Secondary Schools are futile in preparing young people for their career with good communication and soft skills required for work.
The study, involving 3,500 business and education leaders, published today by the British Chambers of Commerce (BCC), revealed that 41% also think that universities are not preparing young people for employment.
Recommendations from the group include holding lessons around recruitment and interview techniques and making sure contact with local businesses is at the heart of schools careers guidance.
With the youth unemployment rate sitting at three times higher than the national average, John Longworth, BCC director general, said the statistics were cause for national embarrassment. Unless ministers allow schools to increase their focus on preparing students for the working world and businesses step up and do more to engage, inform and inspire, we could fail an entire generation of young people, he said.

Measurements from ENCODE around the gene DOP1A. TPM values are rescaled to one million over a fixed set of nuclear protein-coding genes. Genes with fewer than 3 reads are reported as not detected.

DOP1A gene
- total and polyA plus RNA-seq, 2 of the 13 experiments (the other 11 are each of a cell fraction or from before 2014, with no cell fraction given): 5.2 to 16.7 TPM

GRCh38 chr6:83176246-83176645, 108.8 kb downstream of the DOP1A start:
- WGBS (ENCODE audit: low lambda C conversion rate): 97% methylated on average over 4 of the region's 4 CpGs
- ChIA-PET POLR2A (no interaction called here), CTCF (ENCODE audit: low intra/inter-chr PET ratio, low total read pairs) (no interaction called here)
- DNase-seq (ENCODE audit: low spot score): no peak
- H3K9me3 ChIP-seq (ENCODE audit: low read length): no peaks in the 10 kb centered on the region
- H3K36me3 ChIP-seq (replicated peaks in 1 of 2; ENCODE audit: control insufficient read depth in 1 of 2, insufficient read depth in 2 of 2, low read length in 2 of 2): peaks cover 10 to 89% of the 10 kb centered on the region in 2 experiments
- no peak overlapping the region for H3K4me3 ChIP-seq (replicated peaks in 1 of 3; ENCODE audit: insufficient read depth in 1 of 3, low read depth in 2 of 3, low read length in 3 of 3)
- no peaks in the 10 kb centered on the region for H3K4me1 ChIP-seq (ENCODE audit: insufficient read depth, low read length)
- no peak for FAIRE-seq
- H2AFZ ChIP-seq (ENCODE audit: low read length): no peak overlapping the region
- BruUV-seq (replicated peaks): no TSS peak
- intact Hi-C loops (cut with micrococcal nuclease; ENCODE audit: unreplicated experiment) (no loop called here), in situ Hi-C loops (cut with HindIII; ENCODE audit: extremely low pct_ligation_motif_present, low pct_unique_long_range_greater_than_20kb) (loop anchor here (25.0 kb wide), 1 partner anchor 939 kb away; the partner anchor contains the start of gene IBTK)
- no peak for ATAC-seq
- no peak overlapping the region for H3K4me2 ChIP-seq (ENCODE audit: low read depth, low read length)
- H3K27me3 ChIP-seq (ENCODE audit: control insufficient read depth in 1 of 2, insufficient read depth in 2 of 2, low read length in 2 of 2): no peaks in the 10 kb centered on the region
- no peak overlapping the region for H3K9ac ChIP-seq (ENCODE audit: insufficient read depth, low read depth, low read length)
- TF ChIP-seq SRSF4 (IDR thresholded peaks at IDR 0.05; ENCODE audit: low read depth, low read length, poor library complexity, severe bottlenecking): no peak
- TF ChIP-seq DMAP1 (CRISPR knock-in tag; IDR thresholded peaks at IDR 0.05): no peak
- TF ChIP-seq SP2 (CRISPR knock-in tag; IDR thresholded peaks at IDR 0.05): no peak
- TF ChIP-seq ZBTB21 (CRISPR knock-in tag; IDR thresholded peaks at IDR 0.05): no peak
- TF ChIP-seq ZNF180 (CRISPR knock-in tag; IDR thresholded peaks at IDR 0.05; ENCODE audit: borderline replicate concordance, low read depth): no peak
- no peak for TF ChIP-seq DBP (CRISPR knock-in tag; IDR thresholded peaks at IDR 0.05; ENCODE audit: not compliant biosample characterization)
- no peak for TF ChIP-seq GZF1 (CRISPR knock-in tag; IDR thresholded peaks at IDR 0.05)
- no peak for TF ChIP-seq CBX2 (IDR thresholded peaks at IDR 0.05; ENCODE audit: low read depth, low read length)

There should be a planned and coherent approach to the development of workplace skills in schools. Responding to the results of today's survey, Michael Mercieca, chief executive of Young Enterprise warned that provision of career advice was too sporadic.
For a successful outcome, business engagement needs to happen a lot earlier. Businesses and schools need to work much more closely to raise awareness of skilled jobs and how young people can secure them. Pupils also need more frequent exposure to the workplace so they understand the practical and 'real life' application of their studies.